“We know a lot of people are anxious about lock-in and thinking about how to run in different environments,” Hollan noted. “KEDA is about taking the Functions programming model and all the productivity it brings and you can run it wherever makes most sense — and that might be Kubernetes. If you want to take your toys and run in a different cloud, you can do that and we’ll give you the tools to do it.”
“A lot of the time we think about autoscaling and scale to zero functions as HTTP centric,” Gabe Monroy, head of Microsoft’s cloud native compute team told the New Stack. “It turns out in Azure Functions that 60 to 70% of executions are event-driven, not HTTP-driven. Things like Event Grid, a service bus and those different queuing systems that are providing events; that’s a very common pattern.”
For events like HTTP that are pushed to the container — which make up the other 30% of workloads Functions sees — you can use Knative serving or the open source project Microsoft announced last year at Kubecon, Osiris alongside KEDA. “KEDA is event-driven scaling for Functions, Osiris is HTTP- driven scaling for Functions. Osiris is the HTTP version of scale-to-zero, KEDA is the event-driven, queue-driven, custom metric-driven version,” explained Monroy.
That’s a deliberate strategy of building open source components that are “small, scoped and do one thing well” to give the Kubernetes community options they can mix and match to get what they need; an approach that he suggests hearkens back to Docker’s “batteries included but removable” promise.
“Allowing these things to be assembled and composed separately is key to making sure that we get the open source ecosystem to maximize this opportunity, because if you build stuff that’s too big it ends up being hard to treat it as a library,” he points out.
Serverless Kubernetes: a Cross-Industry Project
Red Hat wanted to have the Azure Functions experience brought to OpenShift, Monroy told us. “RedHat is looking at this whole pool of customers who are betting on Kubernetes who want to be building Functions-style apps. Things like Knative and some other technologies are certain cuts at this, but none of that stuff has the level of polish and the level of production usage that Functions brings to the table. Functions has been container native since almost day one.”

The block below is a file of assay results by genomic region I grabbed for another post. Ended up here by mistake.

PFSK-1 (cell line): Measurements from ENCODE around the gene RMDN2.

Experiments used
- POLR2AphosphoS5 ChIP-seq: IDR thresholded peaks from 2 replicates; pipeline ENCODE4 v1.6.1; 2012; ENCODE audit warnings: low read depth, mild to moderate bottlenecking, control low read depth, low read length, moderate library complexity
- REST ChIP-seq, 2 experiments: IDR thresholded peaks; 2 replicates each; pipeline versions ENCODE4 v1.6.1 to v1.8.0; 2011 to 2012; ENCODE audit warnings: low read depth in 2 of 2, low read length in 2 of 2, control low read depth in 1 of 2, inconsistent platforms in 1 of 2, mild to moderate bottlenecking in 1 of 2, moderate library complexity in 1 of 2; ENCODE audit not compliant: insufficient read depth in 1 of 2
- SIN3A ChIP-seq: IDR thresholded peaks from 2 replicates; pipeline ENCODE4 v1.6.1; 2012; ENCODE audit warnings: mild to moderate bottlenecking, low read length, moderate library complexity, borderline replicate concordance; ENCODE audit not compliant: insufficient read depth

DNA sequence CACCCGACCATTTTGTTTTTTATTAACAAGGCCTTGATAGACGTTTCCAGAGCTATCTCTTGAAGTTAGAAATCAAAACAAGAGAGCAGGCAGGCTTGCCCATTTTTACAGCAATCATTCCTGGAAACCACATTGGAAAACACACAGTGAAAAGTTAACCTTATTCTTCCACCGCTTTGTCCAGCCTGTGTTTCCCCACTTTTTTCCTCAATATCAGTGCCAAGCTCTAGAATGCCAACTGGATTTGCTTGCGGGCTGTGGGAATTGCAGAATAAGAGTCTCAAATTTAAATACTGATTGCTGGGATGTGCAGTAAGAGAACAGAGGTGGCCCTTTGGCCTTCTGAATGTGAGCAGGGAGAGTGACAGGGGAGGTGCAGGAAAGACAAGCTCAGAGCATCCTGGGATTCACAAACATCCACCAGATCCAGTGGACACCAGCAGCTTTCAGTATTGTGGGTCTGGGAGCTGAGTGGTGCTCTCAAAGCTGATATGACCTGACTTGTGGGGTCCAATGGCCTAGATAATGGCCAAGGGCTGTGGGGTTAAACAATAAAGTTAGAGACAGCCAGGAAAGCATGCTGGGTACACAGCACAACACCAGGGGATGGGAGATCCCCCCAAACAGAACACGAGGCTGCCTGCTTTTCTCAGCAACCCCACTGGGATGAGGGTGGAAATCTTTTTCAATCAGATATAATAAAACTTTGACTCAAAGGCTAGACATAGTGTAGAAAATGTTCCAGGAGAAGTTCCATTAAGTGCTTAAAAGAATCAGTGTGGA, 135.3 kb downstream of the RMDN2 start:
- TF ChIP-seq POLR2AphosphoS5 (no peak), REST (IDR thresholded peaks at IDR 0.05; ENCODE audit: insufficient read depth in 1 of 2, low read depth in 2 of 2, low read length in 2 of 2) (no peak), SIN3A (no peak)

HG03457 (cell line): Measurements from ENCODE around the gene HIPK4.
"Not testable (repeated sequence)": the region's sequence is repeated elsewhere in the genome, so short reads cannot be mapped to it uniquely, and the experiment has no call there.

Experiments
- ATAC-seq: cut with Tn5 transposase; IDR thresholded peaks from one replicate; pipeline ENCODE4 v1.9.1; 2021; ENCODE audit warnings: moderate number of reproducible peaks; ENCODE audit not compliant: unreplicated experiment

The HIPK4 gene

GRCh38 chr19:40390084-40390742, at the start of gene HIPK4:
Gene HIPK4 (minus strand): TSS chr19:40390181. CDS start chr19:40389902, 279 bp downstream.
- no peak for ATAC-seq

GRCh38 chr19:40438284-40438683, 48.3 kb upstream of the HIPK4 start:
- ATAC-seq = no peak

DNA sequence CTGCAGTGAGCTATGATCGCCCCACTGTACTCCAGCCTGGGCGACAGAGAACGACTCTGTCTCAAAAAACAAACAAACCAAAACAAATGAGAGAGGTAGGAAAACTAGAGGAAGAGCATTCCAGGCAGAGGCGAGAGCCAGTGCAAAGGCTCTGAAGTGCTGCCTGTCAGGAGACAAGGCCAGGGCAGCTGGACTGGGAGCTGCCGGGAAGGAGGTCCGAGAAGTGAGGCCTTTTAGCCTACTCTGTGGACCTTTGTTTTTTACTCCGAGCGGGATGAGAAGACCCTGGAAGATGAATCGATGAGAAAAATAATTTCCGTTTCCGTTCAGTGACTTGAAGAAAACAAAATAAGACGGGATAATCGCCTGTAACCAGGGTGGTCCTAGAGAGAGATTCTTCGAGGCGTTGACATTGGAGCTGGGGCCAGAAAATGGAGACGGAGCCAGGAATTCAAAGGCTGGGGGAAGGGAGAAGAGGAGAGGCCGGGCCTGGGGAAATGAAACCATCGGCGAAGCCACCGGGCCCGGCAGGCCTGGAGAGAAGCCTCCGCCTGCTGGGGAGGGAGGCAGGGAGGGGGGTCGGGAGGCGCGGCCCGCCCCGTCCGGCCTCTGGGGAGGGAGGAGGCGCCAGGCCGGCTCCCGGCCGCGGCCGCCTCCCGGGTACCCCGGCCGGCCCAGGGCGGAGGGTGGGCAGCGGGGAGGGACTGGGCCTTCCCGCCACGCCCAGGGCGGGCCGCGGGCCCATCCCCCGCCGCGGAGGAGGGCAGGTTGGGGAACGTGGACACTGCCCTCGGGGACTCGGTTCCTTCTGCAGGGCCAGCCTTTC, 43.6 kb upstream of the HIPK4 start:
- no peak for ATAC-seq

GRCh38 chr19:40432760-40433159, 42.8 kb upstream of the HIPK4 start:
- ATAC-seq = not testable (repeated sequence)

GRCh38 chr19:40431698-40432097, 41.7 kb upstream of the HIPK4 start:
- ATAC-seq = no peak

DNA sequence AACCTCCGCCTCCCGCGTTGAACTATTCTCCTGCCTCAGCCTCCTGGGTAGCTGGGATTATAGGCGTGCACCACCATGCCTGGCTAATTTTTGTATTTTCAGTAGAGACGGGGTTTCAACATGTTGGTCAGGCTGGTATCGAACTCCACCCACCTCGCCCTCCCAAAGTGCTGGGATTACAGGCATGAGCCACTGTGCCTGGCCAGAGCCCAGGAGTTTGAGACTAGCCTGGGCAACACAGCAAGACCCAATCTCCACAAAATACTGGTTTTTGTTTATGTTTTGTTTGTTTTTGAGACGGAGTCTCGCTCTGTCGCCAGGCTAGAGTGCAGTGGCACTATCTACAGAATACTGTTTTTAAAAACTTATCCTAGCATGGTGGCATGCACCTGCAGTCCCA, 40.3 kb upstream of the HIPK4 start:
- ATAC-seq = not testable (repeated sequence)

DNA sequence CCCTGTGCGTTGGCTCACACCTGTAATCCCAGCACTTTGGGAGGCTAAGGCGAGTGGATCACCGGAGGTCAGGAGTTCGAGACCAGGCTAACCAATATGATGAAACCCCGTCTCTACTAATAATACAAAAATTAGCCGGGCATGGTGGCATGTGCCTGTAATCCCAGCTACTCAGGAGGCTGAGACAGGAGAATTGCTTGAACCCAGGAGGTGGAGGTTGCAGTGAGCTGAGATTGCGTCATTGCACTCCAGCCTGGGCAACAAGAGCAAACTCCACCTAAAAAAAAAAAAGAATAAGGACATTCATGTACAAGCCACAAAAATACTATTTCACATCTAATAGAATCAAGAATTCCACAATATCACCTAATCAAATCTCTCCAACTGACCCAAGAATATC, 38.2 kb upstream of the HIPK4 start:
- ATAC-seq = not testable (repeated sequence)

The combination of KEDA, Open Shift and Functions gives you the choice of running serverless as a managed service in the cloud, as an integrated option in Open Shift or DIY on any Kubernetes cluster, wherever it is.
Last year, Kubernetes co-founder Brendan Burns said that the future of Kubernetes is serverless. Enterprise customers are already asking for that, says Monroy. “They want Kubernetes services that don’t have the virtual machine overhead, that are pay per second, that have the fast scaling capabilities.”
If that turns out to be what a majority of Kubernetes adopters want, then it’s important for it to be based on a project with multiple organizations involved suggests John Montgomery, director of Microsoft’s developer division. “It can’t just be one vendor doing this.”
“Serverless is a game changer in deep, deep ways,” Montgomery told the New Stack. “Serverless capable of running in a container with the developer experience we’ve been working on for the past 5 years gives you developer productivity with the power of serverless. And then you run on top of Kubernetes and all of a sudden you get this cloud scale capability to spin up and destroy containers. KEDA can also leverage all the other things we’ve been doing with AKS like the serverless containers work. You get transportability, you get the spin-up-spin-down of containers plus the spin-up-spin-down of Functions plus the developer productivity. Put all that together and that technology is a game changer for a class of applications — but I think we’ve just begun to figure out what that class of application is.”
Red Hat is a sponsor of The New Stack.